Quick Questions with Daniel Loxton

Daniel Loxton is the editor of skepticism’s premier critical thinking publication for kids, Junior Skeptic, which is bound into every issue of Skeptic Magazine.

In addition to writing and illustrating most issues of Junior Skeptic, he’s Skeptic magazine’s resident expert on cryptozoology and monster mysteries. He’s also written on subjects from Roswell to crystal skulls for Skeptic, eSkeptic, Skeptical Briefs, Ascent magazine, Cryptomundo, and (in Finnish translation) Skeptikko. He is also author of two illustrated kids books on evolution.

He’s been heard on CBC Radio One and Skeptically Speaking, and is a regular guest on the podcast Skepticality. He has also been seen on the cover of Humanist Perspectives, and on the front page of Canada’s National Post for his findings regarding an alternative medicine scandal.

He lives in Victoria, British Columbia.

Desiree Schell: What do you think is the most immediate skeptical challenge facing Canada?

Daniel Loxton: The U.S. and Canada are plagued by all the same paranormal and pseudoscientific problems. There’s a charming (and sometimes helpful) idea that Canadians are more rational than Americans, but it’s refuted by walking around my neighbourhood. I keep meaning to do this simple project: plot on a map all the businesses within a four-block radius whose primary product is magic. The whole map would be packed with red dots, dozens of them: everything from talking-to-the-dead to energy healing to mind-reading. It’s so common we don’t even notice it. So, there’s no end of work to do here.

We also face one unique challenge very familiar to Canadians: America. As when we export Canadian actors to Hollywood, Canadian skeptics are best known for their work with the big U.S. skeptics organizations. CSICOP Fellows James Alcock and Barry Beyerstein come to mind (as does, of course, Toronto-native James Randi, now a U.S. citizen).

DS: Given limitless resources, how would you respond to it?

DL: I spent years as a project coordinator for big silviculture projects in British Columbia, so I’m not afraid of scale. If I had limitless resources for skeptical outreach, I could spend a lot in a hurry. Skepticism has many obvious unmet needs, here and everywhere.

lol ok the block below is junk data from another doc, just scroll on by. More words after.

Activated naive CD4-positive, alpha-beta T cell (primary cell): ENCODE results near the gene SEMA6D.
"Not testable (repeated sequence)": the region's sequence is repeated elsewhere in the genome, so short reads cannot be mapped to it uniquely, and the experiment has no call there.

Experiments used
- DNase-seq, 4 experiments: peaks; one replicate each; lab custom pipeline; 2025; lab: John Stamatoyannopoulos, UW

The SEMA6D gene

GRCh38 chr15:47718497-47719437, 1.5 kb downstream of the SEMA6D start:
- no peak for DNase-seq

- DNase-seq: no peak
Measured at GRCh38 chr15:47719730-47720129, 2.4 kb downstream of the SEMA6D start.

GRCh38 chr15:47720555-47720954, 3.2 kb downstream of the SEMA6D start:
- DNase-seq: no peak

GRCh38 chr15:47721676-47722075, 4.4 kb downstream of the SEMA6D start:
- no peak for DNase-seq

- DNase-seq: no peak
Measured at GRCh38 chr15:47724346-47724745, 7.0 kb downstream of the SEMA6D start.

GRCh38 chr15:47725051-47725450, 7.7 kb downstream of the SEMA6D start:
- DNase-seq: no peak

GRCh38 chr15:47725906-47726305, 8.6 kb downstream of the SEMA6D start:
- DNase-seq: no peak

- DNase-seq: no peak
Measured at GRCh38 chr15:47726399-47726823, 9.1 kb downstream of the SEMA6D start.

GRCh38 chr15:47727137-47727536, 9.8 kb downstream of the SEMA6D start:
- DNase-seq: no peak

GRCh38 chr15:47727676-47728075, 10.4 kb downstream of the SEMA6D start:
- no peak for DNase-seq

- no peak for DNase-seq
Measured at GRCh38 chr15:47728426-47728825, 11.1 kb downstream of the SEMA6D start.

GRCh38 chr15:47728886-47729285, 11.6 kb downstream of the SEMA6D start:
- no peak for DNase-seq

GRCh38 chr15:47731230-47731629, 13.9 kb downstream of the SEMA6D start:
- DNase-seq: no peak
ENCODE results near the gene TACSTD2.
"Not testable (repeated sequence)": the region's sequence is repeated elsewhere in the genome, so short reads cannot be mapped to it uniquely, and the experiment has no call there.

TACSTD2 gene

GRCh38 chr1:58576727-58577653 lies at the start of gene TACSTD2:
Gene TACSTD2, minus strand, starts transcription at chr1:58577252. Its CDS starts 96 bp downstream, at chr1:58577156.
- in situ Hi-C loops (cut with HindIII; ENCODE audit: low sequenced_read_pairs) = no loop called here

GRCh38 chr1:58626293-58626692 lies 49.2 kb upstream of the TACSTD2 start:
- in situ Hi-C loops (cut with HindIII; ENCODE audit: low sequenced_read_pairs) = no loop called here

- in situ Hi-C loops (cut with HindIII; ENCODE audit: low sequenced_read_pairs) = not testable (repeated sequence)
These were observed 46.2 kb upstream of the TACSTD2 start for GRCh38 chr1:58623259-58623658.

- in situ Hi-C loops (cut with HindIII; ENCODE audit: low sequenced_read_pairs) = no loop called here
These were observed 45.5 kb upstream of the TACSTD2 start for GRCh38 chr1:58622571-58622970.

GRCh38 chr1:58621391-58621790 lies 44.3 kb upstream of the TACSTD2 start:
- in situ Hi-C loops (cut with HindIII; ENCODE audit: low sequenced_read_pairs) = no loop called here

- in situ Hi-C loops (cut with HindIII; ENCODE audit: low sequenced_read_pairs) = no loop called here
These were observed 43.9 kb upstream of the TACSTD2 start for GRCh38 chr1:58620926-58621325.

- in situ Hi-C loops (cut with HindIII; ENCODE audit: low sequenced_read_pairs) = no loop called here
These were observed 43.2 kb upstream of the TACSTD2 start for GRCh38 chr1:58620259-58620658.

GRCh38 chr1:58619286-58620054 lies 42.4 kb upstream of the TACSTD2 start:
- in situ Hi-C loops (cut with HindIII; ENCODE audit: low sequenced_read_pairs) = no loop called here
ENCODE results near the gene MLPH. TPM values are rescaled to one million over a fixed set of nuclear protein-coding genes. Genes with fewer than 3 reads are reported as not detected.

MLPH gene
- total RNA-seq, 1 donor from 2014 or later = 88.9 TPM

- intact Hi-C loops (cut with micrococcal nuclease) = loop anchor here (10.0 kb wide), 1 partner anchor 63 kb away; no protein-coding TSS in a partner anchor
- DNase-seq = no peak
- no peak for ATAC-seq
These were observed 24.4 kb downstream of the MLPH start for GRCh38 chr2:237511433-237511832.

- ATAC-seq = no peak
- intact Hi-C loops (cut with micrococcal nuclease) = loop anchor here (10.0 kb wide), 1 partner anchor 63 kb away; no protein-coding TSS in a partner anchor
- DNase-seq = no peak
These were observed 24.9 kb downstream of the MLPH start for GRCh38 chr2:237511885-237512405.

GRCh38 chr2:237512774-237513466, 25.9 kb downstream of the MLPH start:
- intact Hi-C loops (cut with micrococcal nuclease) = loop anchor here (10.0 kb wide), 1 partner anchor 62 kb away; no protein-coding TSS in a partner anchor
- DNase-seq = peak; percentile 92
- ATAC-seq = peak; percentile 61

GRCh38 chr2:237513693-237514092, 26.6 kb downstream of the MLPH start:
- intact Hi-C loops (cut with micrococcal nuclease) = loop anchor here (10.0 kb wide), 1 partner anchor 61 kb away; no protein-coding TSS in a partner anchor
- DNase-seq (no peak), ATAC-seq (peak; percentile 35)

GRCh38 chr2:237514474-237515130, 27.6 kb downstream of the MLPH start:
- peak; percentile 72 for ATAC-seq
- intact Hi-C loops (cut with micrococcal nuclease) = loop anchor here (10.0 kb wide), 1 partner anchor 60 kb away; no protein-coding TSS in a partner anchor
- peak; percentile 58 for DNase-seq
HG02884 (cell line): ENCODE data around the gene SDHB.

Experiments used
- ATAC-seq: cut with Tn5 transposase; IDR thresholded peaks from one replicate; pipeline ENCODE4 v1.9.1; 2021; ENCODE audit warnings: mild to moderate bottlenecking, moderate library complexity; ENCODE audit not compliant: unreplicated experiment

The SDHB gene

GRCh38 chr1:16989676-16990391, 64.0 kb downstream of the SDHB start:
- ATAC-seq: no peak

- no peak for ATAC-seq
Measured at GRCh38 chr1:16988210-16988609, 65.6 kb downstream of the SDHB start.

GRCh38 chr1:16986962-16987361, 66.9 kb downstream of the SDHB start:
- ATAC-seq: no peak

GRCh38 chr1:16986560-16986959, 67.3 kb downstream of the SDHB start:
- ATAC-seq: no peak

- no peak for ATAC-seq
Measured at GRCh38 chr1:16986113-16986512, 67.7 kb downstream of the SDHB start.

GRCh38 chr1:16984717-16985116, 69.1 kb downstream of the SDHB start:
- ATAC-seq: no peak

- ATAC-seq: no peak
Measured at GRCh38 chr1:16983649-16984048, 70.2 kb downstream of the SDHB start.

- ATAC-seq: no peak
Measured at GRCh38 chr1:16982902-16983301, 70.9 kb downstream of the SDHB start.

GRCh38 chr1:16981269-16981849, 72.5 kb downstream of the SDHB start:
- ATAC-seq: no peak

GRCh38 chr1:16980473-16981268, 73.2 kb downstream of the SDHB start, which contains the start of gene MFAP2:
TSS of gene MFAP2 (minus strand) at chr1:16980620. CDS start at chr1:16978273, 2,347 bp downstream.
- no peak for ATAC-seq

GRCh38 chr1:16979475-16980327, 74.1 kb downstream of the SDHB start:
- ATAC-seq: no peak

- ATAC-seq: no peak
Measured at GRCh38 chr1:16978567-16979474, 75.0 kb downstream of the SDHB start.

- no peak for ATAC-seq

For example, no skeptical organization on Earth publishes a full-color skeptical magazine written by professional journalists. That’s pretty basic place to start: we’re an investigation movement that does not, for the most part, employ any investigators. There’s Joe Nickell, and then sporadic part-time efforts – most of those out of pocket. When my own Junior Skeptic (the kids’ section bound into Skeptic magazine) can solve mysteries that have gone unchallenged for decades, you know we have a long way to go.

And, if you want to know where our outreach efforts stand in comparison with the production standards of professional marketing, you needn’t look as far as Coca-Cola. Just check out the Answers in Genesis Creation Museum. That’s what a hefty dollop of audacity and money can buy.

DS: Cryptozoology holds a special place in your heart. If you could make a new Canadian creature (that people would see out of the corner of their eye while camping, and maybe manage to take grainy black and white shots of) what would it be it’s defining characteristics?

DL: I’d conjure up a romantic big-country creature with a strong but gentle nature – oh, wait, that’s B.C.’s sasquatch.

Canada is a world capital for cool cryptids. We invented the sasquatch. Nessie is an Ogopogo copycat creature. (Ogopogo is one of the few lake cryptids to clearly predate the influential dinosaurs of 1933′s King Kong.) People are still hunting for our B-list stars as well, from Cadborosaurus to Champ. And the new issue of Junior Skeptic solves yet another strange (and rather silly) case: the Thetis Lake Monster.

DS: There’s a world-wide perception that Canadians are a “polite” people. How do you think that impression affects Canadian skeptics/skepticism?

DL: Oddly, I wind up keeping that stereotype alive: I’ve found myself in the slightly strange position of being an evangelist for civility within skepticism.